By Ajit Kumar Singh
Simmering violence in Jammu & Kashmir (J&K) threatens to go on the boil again, as apprehensions that the increased infiltrations in 2009 translates into a spike in violence. Defence Minister A. K. Antony warned, on January 13, “The incidents in the first week of January in the Valley are indicative of the shape of things to come.”
In the context of an escalating threat, both of infiltration and of terrorist cadres at a ready to cross the Line of Control (LoC) from Pakistan occupied Kashmir (PoK), one of the biggest counter insurgency (CI) operations, codenamedOperation Khoj [Search], has been launched in the State. Between March 27 and April 2, 2010, a group of 16 Lashkar-e-Toiba (LeT) militants and six soldiers were killed, as almost 1,000 troops spread out across an area of just over 50 square kilometres in the Rajouri District. The operation was launched following information that a large group of LeT militants, all equipped with maps, weapons and ammunition, had infiltrated along the Pallanwalla sector near Jammu in the night of March 22. The militants had then split into smaller groups of four to six, possibly to launch a major attack. Superintendent of Police (Reasi District) Anand Jain disclosed that the militants were probably trying to sneak into Reasi, bordering Sadda, as 31 of them had been killed in the District since June 2009. The entire group was, however, eliminated in four different surgical strikes in Triyath and Kandi areas of Rajouri District.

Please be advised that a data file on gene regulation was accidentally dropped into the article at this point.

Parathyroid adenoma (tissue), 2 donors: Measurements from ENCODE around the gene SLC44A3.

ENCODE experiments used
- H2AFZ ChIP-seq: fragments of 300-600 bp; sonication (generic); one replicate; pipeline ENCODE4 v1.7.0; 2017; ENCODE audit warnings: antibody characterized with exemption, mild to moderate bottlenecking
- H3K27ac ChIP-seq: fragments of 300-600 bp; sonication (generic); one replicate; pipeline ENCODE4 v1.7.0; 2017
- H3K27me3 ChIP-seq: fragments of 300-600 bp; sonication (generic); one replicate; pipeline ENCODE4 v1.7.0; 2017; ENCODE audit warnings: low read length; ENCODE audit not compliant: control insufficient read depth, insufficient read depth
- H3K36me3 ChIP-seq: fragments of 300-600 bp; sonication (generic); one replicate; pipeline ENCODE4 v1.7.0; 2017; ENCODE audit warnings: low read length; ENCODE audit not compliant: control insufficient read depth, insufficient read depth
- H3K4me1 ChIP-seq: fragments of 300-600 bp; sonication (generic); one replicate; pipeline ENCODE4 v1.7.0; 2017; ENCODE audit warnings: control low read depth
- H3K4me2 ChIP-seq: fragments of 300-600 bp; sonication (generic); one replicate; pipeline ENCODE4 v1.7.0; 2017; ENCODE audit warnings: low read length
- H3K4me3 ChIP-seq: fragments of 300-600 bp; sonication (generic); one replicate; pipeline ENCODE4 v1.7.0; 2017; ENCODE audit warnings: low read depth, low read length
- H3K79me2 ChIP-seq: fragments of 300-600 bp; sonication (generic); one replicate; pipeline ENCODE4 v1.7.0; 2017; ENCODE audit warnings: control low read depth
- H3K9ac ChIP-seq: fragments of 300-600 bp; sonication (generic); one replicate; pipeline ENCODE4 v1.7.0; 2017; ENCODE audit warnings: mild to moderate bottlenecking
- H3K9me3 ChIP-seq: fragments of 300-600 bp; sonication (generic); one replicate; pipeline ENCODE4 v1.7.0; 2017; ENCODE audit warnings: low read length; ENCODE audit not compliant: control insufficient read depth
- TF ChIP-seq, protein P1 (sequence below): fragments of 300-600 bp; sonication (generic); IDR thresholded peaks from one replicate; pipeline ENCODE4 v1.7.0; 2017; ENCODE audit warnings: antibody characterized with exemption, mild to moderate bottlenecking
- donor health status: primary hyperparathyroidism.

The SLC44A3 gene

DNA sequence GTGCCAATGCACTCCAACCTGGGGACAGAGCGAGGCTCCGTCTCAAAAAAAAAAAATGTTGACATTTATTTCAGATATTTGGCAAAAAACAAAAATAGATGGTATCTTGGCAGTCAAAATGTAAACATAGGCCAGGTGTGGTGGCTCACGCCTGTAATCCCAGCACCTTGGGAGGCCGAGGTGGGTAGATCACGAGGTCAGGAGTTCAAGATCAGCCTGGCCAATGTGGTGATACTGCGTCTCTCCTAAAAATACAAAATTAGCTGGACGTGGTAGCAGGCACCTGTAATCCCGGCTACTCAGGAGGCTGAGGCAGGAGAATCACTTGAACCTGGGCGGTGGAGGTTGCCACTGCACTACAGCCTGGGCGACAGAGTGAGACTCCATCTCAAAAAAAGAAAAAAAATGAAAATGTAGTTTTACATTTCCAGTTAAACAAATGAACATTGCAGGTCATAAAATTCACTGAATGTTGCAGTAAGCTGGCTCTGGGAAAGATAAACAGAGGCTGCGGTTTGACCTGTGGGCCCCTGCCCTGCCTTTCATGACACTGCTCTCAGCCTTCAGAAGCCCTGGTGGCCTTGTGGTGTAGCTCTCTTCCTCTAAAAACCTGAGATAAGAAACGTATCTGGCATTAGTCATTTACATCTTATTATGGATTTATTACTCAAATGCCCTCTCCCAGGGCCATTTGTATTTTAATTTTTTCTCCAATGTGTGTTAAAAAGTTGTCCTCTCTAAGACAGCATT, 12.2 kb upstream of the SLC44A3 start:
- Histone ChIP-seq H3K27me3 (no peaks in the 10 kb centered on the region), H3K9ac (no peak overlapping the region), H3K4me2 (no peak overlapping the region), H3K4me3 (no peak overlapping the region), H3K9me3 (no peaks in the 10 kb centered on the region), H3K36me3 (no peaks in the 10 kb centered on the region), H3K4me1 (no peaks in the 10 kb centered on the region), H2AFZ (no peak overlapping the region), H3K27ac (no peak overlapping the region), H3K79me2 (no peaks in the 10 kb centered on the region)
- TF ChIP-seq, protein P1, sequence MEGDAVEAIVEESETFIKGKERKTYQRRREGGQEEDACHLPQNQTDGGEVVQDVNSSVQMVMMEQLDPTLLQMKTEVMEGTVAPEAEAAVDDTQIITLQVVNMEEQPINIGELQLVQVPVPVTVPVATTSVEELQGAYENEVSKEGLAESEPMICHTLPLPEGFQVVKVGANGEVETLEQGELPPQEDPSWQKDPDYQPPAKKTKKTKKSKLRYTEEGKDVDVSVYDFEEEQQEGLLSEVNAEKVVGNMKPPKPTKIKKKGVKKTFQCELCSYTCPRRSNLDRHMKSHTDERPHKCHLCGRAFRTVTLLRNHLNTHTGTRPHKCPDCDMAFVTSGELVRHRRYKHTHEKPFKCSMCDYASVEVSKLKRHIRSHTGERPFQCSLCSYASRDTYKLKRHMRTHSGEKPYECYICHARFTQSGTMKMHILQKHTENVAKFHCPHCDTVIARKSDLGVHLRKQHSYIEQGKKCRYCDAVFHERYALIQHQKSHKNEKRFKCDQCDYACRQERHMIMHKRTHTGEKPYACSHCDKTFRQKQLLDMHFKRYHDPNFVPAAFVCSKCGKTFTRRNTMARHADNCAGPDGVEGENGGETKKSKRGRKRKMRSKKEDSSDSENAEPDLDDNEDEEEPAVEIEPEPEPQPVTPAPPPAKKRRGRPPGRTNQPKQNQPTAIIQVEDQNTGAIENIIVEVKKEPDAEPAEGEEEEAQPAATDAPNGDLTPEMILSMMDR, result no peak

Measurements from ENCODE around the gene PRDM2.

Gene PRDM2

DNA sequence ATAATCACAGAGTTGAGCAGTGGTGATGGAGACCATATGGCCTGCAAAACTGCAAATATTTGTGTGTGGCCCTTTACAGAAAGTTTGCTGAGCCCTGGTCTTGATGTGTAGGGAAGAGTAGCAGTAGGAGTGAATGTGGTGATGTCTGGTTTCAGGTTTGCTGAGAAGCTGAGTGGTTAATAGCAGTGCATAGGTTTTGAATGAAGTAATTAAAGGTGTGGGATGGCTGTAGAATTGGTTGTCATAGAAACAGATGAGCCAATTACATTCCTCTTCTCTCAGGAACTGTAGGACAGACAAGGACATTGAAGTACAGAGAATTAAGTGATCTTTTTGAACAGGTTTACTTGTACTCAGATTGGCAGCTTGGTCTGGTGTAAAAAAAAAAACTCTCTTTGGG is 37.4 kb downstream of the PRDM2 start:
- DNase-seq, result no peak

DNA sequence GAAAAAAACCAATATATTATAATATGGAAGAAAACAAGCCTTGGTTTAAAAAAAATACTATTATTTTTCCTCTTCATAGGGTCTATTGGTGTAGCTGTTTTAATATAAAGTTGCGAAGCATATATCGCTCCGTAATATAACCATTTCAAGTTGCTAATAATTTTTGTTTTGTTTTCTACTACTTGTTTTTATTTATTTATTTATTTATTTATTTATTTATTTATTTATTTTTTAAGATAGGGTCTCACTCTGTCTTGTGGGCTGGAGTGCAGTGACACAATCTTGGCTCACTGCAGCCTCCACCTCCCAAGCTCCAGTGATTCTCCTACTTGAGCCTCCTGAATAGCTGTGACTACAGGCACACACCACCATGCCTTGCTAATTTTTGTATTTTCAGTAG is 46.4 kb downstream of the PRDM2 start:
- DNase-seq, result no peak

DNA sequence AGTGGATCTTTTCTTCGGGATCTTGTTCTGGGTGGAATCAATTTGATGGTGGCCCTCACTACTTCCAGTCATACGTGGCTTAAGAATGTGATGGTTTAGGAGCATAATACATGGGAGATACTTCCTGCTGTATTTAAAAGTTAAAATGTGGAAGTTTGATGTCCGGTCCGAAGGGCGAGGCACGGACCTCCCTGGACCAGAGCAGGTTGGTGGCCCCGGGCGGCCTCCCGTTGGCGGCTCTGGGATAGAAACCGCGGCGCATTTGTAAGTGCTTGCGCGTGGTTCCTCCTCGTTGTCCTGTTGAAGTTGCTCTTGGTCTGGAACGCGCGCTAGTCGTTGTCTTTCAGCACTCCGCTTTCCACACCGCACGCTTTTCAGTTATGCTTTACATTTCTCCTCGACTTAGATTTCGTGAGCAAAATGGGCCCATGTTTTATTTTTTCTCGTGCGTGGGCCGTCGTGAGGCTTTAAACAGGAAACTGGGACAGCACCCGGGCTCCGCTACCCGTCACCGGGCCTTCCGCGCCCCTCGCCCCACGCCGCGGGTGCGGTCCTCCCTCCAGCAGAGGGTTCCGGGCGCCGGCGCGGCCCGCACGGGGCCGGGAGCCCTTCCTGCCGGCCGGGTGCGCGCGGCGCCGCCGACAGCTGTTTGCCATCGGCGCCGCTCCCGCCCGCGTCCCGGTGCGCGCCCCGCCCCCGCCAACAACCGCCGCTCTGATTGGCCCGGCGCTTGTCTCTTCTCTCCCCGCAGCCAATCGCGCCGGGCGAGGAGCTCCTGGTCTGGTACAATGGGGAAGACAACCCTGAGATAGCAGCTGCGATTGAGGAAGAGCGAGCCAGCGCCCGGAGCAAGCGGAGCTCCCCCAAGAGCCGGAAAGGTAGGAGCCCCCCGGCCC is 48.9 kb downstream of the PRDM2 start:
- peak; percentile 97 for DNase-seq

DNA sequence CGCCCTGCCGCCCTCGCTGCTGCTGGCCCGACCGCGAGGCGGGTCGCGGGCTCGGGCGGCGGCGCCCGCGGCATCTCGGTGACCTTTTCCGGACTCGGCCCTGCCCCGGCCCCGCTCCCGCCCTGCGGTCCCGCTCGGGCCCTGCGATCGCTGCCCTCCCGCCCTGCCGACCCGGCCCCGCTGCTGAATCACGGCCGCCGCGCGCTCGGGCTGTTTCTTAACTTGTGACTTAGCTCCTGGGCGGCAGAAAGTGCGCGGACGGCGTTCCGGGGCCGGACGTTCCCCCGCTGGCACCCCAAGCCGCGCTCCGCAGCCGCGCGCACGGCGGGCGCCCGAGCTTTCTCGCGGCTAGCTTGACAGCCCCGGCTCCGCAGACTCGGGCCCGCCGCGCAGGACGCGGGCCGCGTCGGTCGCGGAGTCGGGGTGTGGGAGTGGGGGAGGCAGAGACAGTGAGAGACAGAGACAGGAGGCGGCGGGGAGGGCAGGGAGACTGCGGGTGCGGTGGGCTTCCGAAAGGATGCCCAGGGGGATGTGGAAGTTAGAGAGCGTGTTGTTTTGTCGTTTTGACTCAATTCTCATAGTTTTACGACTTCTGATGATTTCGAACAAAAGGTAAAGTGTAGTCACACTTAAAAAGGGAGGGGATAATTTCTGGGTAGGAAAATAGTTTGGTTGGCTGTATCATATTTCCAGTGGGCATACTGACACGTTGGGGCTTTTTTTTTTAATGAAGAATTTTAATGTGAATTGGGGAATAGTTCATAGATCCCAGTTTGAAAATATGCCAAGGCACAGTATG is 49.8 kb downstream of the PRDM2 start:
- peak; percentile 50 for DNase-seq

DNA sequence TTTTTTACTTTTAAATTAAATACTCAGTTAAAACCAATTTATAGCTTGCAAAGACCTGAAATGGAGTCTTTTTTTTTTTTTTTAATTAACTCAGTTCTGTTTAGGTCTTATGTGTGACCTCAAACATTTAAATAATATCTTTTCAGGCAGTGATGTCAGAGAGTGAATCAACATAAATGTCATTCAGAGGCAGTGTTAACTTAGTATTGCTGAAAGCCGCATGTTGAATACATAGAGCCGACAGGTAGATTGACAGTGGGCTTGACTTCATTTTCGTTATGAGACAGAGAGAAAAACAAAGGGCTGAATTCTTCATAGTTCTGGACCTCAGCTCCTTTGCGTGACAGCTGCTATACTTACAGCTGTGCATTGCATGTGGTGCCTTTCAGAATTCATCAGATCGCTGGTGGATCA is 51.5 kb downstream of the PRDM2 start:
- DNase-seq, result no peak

Speaking about the scale of the operation, General Officer Commanding (GOC) of the CI Uniform Force, Major General M. M. S. Rai asserted, “No doubt it was the biggest by the sheer size of it, and the number of people involved on ground. We wanted to quickly eliminate, search and destroy and that is why we lost our own men too.”
Meanwhile, Security Forces (SFs) claimed that Operation Khoj was, in fact, the second largest CI operation in the State after Operation Sarpa Vinash [Snake Destroyer] that was executed in the State in 2003 in the remote Hill Kaka region near Surankote town in Poonch District. “Operation Sarp Vinash, which was conducted in an area of approximately 150 square kilometres between April and June [year 2003] after comprehensive planning, led to the elimination of 65 terrorists and smashing of 119 hideouts,” an unnamed senior Army officer had then told the Media.